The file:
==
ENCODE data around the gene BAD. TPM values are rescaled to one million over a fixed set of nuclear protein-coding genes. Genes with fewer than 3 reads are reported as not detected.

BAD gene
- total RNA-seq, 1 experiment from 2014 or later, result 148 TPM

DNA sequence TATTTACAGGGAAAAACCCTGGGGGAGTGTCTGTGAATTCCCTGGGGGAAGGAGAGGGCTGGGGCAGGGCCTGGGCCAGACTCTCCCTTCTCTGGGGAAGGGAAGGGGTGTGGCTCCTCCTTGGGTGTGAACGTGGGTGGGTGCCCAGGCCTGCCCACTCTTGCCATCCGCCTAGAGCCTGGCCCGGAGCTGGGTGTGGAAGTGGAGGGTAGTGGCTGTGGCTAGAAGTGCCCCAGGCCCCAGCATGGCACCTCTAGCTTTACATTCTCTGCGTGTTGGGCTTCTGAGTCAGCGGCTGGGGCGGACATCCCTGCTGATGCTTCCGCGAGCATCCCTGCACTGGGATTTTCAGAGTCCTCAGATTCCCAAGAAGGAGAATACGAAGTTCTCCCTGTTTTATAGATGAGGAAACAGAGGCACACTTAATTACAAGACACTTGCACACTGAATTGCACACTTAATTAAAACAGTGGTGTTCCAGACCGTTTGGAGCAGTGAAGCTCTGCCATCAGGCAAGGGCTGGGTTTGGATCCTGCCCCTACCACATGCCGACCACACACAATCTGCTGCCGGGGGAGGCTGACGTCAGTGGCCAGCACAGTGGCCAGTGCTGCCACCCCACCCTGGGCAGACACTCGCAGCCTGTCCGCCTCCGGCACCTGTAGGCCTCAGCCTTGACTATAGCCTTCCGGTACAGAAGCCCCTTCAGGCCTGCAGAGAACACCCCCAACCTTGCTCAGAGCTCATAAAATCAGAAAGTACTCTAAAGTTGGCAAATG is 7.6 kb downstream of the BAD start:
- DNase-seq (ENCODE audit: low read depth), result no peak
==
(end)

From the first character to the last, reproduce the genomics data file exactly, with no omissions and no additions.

ENCODE data around the gene BAD. TPM values are rescaled to one million over a fixed set of nuclear protein-coding genes. Genes with fewer than 3 reads are reported as not detected.

BAD gene
- total RNA-seq, 1 experiment from 2014 or later, result 148 TPM

DNA sequence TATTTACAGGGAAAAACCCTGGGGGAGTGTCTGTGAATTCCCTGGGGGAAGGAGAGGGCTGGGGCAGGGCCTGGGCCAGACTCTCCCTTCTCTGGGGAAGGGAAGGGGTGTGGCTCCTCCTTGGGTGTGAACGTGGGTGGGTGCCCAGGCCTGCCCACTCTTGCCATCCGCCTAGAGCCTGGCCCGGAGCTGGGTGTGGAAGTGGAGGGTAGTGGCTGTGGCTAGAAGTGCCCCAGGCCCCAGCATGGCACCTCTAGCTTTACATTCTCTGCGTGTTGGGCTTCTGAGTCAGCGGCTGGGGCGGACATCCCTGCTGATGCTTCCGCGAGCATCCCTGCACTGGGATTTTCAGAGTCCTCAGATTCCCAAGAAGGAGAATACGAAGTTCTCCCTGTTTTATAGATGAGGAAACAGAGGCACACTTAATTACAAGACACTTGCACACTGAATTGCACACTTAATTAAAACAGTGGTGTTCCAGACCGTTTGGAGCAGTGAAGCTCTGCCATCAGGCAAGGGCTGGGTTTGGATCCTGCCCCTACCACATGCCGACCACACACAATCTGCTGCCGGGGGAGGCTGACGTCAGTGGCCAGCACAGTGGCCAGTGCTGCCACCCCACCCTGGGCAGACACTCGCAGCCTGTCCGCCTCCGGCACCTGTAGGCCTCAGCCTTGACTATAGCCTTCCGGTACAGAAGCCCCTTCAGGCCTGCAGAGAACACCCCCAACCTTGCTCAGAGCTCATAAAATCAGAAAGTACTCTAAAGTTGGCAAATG is 7.6 kb downstream of the BAD start:
- DNase-seq (ENCODE audit: low read depth), result no peak